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The evil-god challenge

  • STEPHEN LAW (a1)
Abstract
Abstract

This paper develops a challenge to theism. The challenge is to explain why the hypothesis that there exists an omnipotent, omniscient and all-good god should be considered significantly more reasonable than the hypothesis that there exists an omnipotent, omniscient and all-evil god. Theists typically dismiss the evil-god hypothesis out of hand because of the problem of good – there is surely too much good in the world for it to be the creation of such a being. But then why doesn't the problem of evil provide equally good grounds for dismissing belief in a good god? I develop this evil-god challenge in detail, anticipate several replies, and correct errors made in earlier discussions of the problem of good.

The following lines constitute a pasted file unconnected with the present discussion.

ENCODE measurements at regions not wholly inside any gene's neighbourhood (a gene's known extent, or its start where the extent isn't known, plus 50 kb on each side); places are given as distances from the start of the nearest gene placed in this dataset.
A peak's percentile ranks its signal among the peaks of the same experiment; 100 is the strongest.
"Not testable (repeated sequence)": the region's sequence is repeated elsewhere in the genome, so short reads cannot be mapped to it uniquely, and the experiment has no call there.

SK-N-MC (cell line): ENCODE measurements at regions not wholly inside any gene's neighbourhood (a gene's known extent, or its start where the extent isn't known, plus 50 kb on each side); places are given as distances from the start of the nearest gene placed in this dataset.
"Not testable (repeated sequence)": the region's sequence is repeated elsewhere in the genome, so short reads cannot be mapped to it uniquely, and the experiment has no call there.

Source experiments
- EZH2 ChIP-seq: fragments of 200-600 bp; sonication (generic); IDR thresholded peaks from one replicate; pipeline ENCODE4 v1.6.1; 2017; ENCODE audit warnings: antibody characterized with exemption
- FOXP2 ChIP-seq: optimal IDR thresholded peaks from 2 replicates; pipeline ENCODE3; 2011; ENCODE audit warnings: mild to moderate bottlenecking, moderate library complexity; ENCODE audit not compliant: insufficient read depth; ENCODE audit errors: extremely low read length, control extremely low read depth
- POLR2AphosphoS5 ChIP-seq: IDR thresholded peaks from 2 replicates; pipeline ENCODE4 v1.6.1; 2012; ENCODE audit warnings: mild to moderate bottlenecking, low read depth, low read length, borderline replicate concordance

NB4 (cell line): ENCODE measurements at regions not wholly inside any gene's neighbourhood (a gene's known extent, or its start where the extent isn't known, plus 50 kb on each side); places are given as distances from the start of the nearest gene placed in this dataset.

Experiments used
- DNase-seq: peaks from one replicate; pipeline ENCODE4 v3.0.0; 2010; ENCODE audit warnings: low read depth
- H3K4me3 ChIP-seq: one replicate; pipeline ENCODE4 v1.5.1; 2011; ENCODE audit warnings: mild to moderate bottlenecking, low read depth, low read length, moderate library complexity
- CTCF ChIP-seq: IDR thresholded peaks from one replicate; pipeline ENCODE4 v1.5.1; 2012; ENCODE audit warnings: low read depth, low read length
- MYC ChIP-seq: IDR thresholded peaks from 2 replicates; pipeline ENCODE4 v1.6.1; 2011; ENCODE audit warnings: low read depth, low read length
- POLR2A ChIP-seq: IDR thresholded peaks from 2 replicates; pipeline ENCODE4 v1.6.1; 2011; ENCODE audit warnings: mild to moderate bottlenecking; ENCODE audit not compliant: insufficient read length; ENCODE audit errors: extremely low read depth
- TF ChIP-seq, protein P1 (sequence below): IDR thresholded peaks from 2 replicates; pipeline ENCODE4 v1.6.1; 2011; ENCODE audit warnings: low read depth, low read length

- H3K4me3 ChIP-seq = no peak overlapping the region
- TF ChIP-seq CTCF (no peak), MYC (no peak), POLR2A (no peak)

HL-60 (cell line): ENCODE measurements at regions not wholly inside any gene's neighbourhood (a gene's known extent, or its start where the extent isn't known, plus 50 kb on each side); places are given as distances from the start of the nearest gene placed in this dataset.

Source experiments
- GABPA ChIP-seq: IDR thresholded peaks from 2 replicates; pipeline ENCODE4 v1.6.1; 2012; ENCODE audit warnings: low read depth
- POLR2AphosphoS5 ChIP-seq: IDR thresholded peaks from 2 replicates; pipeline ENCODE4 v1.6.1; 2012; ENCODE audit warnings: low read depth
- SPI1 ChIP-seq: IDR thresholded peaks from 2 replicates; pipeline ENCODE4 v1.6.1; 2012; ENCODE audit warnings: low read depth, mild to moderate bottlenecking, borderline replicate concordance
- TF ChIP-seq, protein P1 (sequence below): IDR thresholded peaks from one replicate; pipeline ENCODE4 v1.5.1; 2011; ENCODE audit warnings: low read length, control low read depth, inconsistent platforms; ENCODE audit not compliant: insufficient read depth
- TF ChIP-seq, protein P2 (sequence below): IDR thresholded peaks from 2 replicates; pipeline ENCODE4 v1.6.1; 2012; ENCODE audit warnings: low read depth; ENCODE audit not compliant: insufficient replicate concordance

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Corresponding author
e-mail: think@royalinstitutephilosophy.org
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This list contains references from the content that can be linked to their source. For a full set of references and notes please see the PDF or HTML where available.

Stephen Wykstra The Humean obstacle to evidential arguments from suffering: on avoiding the evils of “appearance”’, International Journal for Philosophy of Religion 16 (1984), 7393

Stephen Cahn Cacodaemony’, Analysis, 37 (1976), 6973

Christopher New Antitheism’, Ratio, 6 (1993), 3643

Charles Daniels God, demon, good, evil’, Journal of Value Inquiry, 31 (1997), 177181

Peter Millican The devil's advocate’, Cogito, 3 (1989), 193207

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Religious Studies
  • ISSN: 0034-4125
  • EISSN: 1469-901X
  • URL: /core/journals/religious-studies
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